In the UCC, is Midnight the Deadline, or Do You Have Other Options?

Your customer calls to let you know that an unauthorized check has cleared their account.  It’s a regrettable but a common occurrence in the world of banking.  Whenever you get word that an unauthorized check was presented to your bank, your first thought may be to return the check to the bank where it was initially deposited.

What you will quickly find out, though, is that your window to return checks is limited by the “midnight deadline,” which requires checks presented for payment be returned by midnight on the banking day after the banking day on which the check is presented (UCC 4-301).  In other words, if the check is presented on a non-holiday Monday, the bank must decide to pay or return the check by midnight on Tuesday, the following banking day.  Most unauthorized checks caught by your customers will not be reported quickly enough for the bank to make a return before the midnight deadline.  It is unfortunate, but it is a daily reality.  So, what happens if you miss the midnight deadline?  The rest of the article is dedicated to answering this question.

Does the customer take the loss? Does your bank take the loss? Is there a way that the bank which first took the deposit can take the loss?  It depends on the facts of the situation, but there are ways in which any of those three questions above could be answered with a “yes.”  Who takes the loss will depend on several factors, the first of which involves the customer and your account agreement.

In your account agreement you give your customer a certain amount of time to discover errors on their statement and report those errors to you (UCC 4-406).  This amount of time varies from account agreement to account agreement, so there’s no fixed amount of time, and it’s largely dependent on bank policy.  Once you determine what that amount of time is, the question is, did the customer report this unauthorized check within the time you give them to report errors?  If the answer to this question is no, then the inquiry is generally concluded with the customer bearing the loss.

However, if the customer exercises reasonable promptness and reports the error to you within the time frame you give them in their account agreement, then the facts will determine whether your bank takes the loss, or whether you can make a claim that the bank of first deposit should take the loss.  The mechanism by which you would make this assertion against the other bank would be to claim that they breached their warranty to you.  Which may make you ask, “how does the other bank provide a warranty to my bank?”

As part of the UCC, when a check is presented to the bank on which the check is drawn (paying bank), the bank presenting the check provides a “presentment warranty” to the paying bank.  The presentment warranty is a guarantee that 1) the bank presenting the check is entitled to obtain payment, 2) the check has not been altered, and 3) to the knowledge of the bank presenting the check, your customer’s signature is genuine (UCC 4-208).  The genuineness of your customer’s signature may present a problem for you under the presentment warranty, but we’ll come back to that in a bit.

The most common scenario for unauthorized checks is an altered check (UCC 3-407), on which information was either changed (such as the name of the payee) or was added without authorization (such as filling in the amount when one is not listed).  If the bank of first deposit presents you with an altered check, they have breached their presentment warranty and it is generally your right to make a claim against that bank. There are narrow exceptions, but in general, the depositary bank should take the loss, not yours.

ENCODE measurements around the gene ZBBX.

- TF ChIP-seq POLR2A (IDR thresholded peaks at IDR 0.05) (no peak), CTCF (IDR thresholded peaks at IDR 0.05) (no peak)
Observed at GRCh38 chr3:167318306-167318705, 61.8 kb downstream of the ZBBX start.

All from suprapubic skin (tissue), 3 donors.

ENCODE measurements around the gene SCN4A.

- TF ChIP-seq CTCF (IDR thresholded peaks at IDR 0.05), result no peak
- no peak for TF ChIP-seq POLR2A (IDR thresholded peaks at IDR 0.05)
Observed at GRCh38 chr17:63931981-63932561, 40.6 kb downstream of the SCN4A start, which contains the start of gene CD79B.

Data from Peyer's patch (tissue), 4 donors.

Back to your customer’s signature.  The presentment warranty doesn’t cover your customer’s (the maker’s) signature because although the bank of first deposit is in a better position than your bank to identify altered information, they wouldn’t have any idea what your customer’s signature looks like.  So, although they warranty that to the best of their knowledge the signature is genuine, if it turns out not to be, your bank (the payor bank) bears the loss.  The principle of your bank taking the loss for a problem with your customer’s signature is so old it predates the United States itself and comes from a 1762 decision from the Court of the King’s Bench (Price v. Neal, if you’re interested).

For one final thought, it is generally the case that for a check to be considered “altered” it must be a genuine check.  For the bank of first deposit to be guilty of breaching a presentment warranty, the altered item must first be a real check.  A loss stemming from the payment of a check that is counterfeit and not a real check will be borne by your bank, the paying bank.  I say this is “generally” the case because the matter has been litigated all over the U.S. in state courts, with courts overwhelmingly holding that counterfeit checks are not subject to presentment warranty claims.

A few caveats: 1) the UCC is state law, so although it is “uniform” there are slight variances from state to state, so check your state law before acting; 2) because state law is involved, state courts are also involved, and state courts make interpretations that only apply to that state, so it’s best to check with counsel about any relevant court decisions before acting; and 3) this is a discussion of rights under the UCC, however your bank may be party to clearinghouse rules (such as ECCHO) which might give you different rights and different time frames as a matter of contract, if the bank of first deposit is a party to those same rules, so you’ll want to confirm your bank’s third-party agreements which could give you alternate rights against certain institutions.